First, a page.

Most community association board members understand what a New Jersey reserve study is as well as the important role that it plays in managing the financial future of the community association. Another important study that comes up for recently constructed associations is the transition study New Jersey.
The purpose of a reserve study is to analyze the capital items that the association is responsible for maintaining, which typically include roofs, siding, and concrete. This study provides information about each item, including its life expectancy as well as the cost to replace it in the future in case of a problem. Specifically, a reserve study NJ looks to see if and when the item will deteriorate as a result of ordinary wear and tear. On the other hand, a transition study NJ has a narrower purpose.
The purpose of a transition study is to identify and document potential construction or design deficiencies. The key word with a transition study New Jersey is “defect.” For instance, a transition report would reveal things such as roof leaks, concrete settlement and water infiltration caused by poor craftsmanship or design. A cost estimate for remedying the defect is usually provided as part of the analysis.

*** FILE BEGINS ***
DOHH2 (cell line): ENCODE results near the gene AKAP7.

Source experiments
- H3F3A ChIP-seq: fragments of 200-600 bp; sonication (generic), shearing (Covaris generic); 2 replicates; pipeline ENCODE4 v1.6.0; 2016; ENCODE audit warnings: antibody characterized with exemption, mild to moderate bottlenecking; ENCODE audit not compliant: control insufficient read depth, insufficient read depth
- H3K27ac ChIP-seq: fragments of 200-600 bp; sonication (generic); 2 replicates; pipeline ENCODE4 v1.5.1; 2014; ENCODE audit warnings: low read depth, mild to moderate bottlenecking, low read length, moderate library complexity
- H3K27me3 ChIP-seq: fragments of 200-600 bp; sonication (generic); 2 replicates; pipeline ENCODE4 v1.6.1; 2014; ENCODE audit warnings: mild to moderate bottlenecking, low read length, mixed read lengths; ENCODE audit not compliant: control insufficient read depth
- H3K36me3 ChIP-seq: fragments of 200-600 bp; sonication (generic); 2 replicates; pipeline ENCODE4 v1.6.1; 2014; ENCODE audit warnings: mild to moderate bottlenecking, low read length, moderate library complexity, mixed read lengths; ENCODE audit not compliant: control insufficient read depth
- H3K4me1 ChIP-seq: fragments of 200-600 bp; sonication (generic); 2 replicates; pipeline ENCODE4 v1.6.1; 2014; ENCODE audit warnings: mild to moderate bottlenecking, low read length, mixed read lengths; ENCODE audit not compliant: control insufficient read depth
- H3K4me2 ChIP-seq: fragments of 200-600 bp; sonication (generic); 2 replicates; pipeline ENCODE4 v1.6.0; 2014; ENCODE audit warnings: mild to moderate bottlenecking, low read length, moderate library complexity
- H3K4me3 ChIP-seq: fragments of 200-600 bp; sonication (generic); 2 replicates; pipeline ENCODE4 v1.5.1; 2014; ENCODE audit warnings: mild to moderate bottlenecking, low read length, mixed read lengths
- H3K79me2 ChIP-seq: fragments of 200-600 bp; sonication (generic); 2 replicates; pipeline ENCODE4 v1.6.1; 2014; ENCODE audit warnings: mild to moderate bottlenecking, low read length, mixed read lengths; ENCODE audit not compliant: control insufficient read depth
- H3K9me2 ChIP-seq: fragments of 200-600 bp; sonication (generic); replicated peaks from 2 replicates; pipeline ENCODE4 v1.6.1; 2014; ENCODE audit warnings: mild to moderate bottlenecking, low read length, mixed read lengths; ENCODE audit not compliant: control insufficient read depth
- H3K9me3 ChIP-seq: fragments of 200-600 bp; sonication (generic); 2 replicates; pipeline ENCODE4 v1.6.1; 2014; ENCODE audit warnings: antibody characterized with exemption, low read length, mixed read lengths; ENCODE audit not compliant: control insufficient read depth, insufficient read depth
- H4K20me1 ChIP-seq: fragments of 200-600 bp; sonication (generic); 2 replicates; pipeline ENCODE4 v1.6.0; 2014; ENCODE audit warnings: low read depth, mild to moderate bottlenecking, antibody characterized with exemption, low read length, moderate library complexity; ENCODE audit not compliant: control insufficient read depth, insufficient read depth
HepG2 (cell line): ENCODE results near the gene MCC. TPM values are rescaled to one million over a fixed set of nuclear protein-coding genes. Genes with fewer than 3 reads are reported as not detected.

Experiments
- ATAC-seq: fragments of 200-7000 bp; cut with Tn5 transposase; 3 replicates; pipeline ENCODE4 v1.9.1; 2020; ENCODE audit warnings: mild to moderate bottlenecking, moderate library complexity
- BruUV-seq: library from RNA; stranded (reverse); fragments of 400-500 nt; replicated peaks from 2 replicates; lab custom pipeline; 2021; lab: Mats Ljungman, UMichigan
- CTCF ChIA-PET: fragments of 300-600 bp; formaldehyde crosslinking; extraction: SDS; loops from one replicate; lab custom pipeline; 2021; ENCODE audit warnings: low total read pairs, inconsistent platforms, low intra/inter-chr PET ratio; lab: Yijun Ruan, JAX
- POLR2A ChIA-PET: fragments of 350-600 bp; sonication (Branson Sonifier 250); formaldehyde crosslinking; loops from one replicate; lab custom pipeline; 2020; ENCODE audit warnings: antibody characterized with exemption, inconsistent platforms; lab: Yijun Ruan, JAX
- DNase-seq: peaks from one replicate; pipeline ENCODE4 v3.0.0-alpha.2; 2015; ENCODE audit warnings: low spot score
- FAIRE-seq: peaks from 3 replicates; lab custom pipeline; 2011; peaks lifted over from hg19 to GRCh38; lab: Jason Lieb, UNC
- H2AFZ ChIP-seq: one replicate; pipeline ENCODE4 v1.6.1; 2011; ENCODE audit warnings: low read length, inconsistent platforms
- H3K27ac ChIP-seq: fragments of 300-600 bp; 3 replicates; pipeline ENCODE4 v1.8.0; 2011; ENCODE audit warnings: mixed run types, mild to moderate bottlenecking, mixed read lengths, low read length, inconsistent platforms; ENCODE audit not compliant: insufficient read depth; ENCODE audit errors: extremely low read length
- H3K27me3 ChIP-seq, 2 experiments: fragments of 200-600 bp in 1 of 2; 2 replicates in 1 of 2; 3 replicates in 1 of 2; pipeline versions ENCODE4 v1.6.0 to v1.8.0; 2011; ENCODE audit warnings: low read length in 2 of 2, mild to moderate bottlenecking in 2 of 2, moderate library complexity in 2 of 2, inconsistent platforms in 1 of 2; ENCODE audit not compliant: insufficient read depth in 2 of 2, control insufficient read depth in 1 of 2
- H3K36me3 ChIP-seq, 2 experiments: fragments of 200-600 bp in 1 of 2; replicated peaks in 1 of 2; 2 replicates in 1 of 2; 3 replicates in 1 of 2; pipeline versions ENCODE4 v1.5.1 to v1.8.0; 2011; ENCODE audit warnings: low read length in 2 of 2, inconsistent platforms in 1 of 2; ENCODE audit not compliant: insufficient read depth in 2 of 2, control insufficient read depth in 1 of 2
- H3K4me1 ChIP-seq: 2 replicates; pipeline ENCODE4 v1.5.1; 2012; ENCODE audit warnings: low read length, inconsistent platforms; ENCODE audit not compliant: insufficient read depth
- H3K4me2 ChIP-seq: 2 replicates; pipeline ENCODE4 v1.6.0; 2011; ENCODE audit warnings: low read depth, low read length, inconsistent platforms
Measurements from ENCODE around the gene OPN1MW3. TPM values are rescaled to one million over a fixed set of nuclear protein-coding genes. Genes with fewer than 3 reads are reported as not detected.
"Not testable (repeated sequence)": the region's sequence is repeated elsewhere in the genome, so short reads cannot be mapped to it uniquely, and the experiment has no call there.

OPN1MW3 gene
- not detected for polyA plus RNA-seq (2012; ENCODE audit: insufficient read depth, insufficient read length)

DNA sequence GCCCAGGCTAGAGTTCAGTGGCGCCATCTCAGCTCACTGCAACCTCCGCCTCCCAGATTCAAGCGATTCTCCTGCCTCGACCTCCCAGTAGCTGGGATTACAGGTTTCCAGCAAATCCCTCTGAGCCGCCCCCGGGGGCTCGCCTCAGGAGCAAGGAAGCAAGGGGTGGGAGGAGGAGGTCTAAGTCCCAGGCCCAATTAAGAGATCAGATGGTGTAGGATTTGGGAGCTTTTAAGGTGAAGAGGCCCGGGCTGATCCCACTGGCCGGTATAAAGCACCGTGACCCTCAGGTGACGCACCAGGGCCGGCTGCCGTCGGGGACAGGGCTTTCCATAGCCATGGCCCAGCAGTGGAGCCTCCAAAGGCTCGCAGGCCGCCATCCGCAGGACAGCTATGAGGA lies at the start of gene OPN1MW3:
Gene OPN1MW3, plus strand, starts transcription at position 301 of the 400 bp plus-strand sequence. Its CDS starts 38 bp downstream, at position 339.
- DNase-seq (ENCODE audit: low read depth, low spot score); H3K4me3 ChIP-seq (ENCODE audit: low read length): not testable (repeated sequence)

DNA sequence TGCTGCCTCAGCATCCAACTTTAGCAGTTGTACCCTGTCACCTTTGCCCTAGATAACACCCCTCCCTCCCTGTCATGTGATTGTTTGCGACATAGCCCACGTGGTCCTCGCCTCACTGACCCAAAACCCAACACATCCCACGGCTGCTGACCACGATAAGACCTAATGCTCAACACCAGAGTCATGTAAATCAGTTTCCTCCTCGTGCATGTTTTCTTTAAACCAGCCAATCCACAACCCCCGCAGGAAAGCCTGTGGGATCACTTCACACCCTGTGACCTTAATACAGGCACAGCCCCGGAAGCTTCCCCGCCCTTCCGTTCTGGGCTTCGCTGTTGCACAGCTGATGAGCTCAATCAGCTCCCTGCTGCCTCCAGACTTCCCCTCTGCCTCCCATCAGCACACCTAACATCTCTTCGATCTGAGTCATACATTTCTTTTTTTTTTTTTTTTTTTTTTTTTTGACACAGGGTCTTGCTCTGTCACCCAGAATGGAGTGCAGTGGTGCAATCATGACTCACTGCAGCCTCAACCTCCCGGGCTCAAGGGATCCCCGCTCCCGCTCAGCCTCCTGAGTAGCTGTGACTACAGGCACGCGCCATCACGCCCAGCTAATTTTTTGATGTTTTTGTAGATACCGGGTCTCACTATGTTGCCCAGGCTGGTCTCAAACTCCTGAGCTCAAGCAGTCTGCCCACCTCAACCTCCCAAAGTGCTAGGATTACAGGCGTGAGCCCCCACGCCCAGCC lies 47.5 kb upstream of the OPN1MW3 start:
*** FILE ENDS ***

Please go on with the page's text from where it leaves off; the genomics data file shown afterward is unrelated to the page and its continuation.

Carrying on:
A reserve study is meant to assist the community association in future budgeting for the cost to repair its capital items. Throughout the life of a community association, maintenance and repair is an ongoing issue that the board has to address continually. For instance, even if a roof was replaced recently, the association should immediately start budgeting for future roofing repairs as well as costs based on the life expectancy of the new roof.
On the other hand, a transition study NJ, ideally just occurs once at the time that the property transitions over from the developer’s control to the homeowner board. At this point in time, some high quality developers can even order the transition study in order to turn over the property with a “clean bill of health.”